In a decision handed down Monday, the Supreme Court made it even more difficult for victims of police violence to bring action against police officers who use excessive force.
As the Los Angeles Times reports, the high court ruled in favor of an Arizona police officer who shot a woman outside her home because she was carrying a knife. In doing so, the Times notes, the court “effectively advises courts to rely more heavily on the officer’s view of such incidents, rather than the victims.”
Justices Sonia Sotomayor and Ruth Bader Ginsburg were the lone dissenters in the ruling, with Sotomayor delivering an impassioned opinion. Wrote Sotomayor about the court’s decision:
Its decision is not just wrong on the law; it also sends an alarming signal to law enforcement officers and the public. It tells officers that they can shoot first and think later, and it tells the public that palpably unreasonable conduct will go unpunished.
The case stems from a 2010 incident in which Tucson, Ariz., police were called to do a welfare check on a home after a neighbor called to report a woman acting erratically and hacking at a tree with a knife.
According to the New York Times, when officers arrived, they encountered Sharon Chadwick standing in the home’s driveway. Moments later, Amy Hughes came out of the house, holding a kitchen knife.
Officers weren’t aware at the time that Hughes and Chadwick were roommates. Hughes stopped about 6 feet from Chadwick, “not moving, [and she] spoke calmly, held the knife at her side and made no aggressive movements,” the Times reports. Chadwick herself later said that she didn’t feel threatened by Hughes, who seemed composed.
Nevertheless, police drew their weapons and ordered Hughes to drop the knife. When she didn’t (the Times notes that it’s not clear whether Hughes heard the officers’ commands), she was shot four times by Officer Andrew Kisela.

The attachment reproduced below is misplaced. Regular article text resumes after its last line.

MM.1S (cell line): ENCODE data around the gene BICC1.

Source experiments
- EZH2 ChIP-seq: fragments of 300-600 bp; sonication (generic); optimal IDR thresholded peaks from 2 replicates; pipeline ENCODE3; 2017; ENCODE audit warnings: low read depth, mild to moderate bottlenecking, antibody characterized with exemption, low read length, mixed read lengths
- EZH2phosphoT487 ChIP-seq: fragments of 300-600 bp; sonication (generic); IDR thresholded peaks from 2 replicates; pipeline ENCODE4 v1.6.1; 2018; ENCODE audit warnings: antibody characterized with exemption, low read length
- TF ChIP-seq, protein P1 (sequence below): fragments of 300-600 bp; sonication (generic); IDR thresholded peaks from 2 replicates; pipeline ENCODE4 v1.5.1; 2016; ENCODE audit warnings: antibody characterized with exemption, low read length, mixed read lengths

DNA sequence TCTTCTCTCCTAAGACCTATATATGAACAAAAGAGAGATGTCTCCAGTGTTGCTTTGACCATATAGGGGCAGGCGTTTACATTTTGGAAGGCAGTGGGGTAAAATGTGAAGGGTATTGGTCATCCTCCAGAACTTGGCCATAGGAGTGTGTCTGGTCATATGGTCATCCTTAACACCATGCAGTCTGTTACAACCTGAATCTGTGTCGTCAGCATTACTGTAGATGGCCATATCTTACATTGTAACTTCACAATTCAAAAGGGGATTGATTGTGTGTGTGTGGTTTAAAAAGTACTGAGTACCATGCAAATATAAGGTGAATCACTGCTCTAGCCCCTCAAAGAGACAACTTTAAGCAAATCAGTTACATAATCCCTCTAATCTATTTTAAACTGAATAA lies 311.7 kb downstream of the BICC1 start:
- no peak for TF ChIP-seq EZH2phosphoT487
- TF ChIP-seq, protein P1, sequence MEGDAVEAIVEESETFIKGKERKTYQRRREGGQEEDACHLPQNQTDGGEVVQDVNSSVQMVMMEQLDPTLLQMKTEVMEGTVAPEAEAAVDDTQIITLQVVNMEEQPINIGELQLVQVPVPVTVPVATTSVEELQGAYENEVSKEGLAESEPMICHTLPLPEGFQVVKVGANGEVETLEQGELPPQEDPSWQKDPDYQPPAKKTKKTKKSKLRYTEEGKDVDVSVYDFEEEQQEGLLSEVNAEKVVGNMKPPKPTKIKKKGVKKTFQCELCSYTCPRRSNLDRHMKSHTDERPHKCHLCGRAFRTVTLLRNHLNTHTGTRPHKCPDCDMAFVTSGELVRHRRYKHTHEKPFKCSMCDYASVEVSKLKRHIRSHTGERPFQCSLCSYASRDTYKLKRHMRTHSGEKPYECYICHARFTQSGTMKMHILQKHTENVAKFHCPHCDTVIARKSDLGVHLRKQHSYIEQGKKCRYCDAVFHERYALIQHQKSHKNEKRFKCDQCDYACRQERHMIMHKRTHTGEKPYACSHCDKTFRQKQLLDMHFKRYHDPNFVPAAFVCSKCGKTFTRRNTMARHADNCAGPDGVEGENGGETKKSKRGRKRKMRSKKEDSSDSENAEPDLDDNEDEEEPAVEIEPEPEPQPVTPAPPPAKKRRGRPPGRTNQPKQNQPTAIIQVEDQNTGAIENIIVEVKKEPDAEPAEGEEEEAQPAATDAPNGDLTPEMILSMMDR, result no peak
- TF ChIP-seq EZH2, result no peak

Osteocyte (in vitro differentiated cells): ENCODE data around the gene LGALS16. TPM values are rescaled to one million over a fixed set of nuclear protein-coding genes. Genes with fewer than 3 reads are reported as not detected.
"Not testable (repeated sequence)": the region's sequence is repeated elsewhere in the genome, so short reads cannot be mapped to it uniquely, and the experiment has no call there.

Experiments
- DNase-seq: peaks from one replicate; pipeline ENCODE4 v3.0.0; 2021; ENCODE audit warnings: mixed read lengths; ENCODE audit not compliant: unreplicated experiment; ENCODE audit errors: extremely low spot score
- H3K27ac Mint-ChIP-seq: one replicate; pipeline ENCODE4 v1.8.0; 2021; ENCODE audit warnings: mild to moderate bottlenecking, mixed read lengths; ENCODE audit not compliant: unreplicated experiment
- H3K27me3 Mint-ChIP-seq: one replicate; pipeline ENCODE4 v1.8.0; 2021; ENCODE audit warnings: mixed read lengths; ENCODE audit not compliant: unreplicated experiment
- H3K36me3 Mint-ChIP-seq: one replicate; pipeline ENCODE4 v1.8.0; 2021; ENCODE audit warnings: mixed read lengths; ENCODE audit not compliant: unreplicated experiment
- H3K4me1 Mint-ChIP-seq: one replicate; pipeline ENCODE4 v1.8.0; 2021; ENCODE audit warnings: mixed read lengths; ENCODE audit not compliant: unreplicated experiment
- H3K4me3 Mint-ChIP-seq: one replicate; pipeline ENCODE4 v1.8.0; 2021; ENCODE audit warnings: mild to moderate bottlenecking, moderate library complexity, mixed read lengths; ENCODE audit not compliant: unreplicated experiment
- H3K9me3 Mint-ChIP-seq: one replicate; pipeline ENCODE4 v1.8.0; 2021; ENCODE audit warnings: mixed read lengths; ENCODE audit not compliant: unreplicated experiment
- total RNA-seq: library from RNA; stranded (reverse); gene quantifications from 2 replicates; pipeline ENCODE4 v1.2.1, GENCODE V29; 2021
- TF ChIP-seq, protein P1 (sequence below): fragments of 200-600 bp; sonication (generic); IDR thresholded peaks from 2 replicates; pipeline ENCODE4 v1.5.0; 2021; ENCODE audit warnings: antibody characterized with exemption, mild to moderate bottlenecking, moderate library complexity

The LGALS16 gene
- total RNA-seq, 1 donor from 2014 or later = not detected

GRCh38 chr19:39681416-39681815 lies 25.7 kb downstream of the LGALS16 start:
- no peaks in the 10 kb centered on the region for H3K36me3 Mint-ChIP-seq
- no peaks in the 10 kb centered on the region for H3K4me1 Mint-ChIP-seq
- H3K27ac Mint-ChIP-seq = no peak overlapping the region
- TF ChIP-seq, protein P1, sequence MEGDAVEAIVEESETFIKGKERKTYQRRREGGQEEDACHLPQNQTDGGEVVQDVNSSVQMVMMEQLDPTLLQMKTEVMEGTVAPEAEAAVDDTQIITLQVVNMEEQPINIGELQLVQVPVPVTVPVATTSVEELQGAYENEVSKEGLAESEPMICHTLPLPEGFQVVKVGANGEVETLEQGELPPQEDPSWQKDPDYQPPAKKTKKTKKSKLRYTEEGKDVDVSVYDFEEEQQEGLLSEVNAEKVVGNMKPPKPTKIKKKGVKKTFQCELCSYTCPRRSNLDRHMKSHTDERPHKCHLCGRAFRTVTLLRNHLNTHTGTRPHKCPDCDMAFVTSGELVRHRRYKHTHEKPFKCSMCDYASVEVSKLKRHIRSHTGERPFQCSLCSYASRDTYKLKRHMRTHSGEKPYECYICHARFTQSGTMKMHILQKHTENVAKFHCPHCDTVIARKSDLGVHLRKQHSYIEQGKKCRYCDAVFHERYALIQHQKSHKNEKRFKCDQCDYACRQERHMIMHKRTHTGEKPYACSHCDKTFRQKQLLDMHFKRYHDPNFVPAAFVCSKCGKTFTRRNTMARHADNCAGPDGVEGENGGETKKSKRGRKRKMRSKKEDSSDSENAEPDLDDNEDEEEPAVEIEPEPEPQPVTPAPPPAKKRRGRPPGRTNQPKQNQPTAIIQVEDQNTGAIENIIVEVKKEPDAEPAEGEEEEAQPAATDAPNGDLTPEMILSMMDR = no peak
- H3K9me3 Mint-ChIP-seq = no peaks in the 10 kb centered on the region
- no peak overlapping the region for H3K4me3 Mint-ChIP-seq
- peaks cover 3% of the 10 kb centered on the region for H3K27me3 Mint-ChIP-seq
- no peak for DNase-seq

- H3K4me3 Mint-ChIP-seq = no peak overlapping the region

Hughes survived and sued the officer for excessive force. The Supreme Court decision, however, ultimately found that Kisela was entitled to “qualified immunity,” meaning that he was protected from being sued because Hughes couldn’t cite a similar case in which the officer’s actions were deemed unconstitutionally excessive.
In other words, unless a court finds a specific course of action—shooting a person in his or her driveway while that person is holding a knife, for example—to be unconstitutional, cops cannot be sued for taking those actions.
“Police officers are entitled to qualified immunity unless existing precedent squarely governs the specific facts at issue,” the court wrote.
Sotomayor, in her dissent, wrote that the court’s decision was “one-sided” and transformed qualified immunity into “an absolute shield for law enforcement officers.”
This, she wrote, was in keeping with a disturbing trend at the high court. In her opinion, Sotomayor included the following 2015 quote from former U.S. Circuit Judge Stephen Reinhardt of the U.S. Court of Appeals for the 9th Circuit, who died last week: “Nearly all of the Supreme Court’s qualified immunity cases come out the same way—by finding immunity for the officials.”